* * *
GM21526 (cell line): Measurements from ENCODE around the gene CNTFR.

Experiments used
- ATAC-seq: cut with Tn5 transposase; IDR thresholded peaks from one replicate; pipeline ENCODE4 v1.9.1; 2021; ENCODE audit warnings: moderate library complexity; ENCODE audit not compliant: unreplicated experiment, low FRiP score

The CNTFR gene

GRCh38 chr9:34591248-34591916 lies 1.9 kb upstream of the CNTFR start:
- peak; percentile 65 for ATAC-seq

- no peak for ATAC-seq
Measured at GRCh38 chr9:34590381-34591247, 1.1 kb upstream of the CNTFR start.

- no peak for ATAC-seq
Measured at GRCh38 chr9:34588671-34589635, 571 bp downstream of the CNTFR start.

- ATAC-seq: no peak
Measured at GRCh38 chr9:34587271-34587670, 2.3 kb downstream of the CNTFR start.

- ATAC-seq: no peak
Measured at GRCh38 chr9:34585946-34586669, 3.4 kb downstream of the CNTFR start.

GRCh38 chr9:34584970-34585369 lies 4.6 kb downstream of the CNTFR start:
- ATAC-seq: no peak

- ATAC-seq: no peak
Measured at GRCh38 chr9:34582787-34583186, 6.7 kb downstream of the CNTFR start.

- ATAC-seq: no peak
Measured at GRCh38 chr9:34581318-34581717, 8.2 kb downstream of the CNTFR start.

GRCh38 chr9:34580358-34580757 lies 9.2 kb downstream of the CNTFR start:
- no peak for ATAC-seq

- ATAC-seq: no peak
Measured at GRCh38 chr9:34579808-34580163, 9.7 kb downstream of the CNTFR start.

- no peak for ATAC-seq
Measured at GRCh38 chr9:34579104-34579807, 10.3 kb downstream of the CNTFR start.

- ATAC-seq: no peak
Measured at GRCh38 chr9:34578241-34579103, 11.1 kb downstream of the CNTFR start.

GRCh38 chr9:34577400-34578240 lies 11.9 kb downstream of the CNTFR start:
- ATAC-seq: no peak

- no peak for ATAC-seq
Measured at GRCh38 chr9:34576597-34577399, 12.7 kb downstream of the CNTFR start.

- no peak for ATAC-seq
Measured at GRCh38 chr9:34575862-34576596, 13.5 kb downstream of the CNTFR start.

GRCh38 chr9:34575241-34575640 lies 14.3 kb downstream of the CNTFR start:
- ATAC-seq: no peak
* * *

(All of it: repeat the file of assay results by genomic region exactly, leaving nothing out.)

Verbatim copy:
GM21526 (cell line): Measurements from ENCODE around the gene CNTFR.

Experiments used
- ATAC-seq: cut with Tn5 transposase; IDR thresholded peaks from one replicate; pipeline ENCODE4 v1.9.1; 2021; ENCODE audit warnings: moderate library complexity; ENCODE audit not compliant: unreplicated experiment, low FRiP score

The CNTFR gene

GRCh38 chr9:34591248-34591916 lies 1.9 kb upstream of the CNTFR start:
- peak; percentile 65 for ATAC-seq

- no peak for ATAC-seq
Measured at GRCh38 chr9:34590381-34591247, 1.1 kb upstream of the CNTFR start.

- no peak for ATAC-seq
Measured at GRCh38 chr9:34588671-34589635, 571 bp downstream of the CNTFR start.

- ATAC-seq: no peak
Measured at GRCh38 chr9:34587271-34587670, 2.3 kb downstream of the CNTFR start.

- ATAC-seq: no peak
Measured at GRCh38 chr9:34585946-34586669, 3.4 kb downstream of the CNTFR start.

GRCh38 chr9:34584970-34585369 lies 4.6 kb downstream of the CNTFR start:
- ATAC-seq: no peak

- ATAC-seq: no peak
Measured at GRCh38 chr9:34582787-34583186, 6.7 kb downstream of the CNTFR start.

- ATAC-seq: no peak
Measured at GRCh38 chr9:34581318-34581717, 8.2 kb downstream of the CNTFR start.

GRCh38 chr9:34580358-34580757 lies 9.2 kb downstream of the CNTFR start:
- no peak for ATAC-seq

- ATAC-seq: no peak
Measured at GRCh38 chr9:34579808-34580163, 9.7 kb downstream of the CNTFR start.

- no peak for ATAC-seq
Measured at GRCh38 chr9:34579104-34579807, 10.3 kb downstream of the CNTFR start.

- ATAC-seq: no peak
Measured at GRCh38 chr9:34578241-34579103, 11.1 kb downstream of the CNTFR start.

GRCh38 chr9:34577400-34578240 lies 11.9 kb downstream of the CNTFR start:
- ATAC-seq: no peak

- no peak for ATAC-seq
Measured at GRCh38 chr9:34576597-34577399, 12.7 kb downstream of the CNTFR start.

- no peak for ATAC-seq
Measured at GRCh38 chr9:34575862-34576596, 13.5 kb downstream of the CNTFR start.

GRCh38 chr9:34575241-34575640 lies 14.3 kb downstream of the CNTFR start:
- ATAC-seq: no peak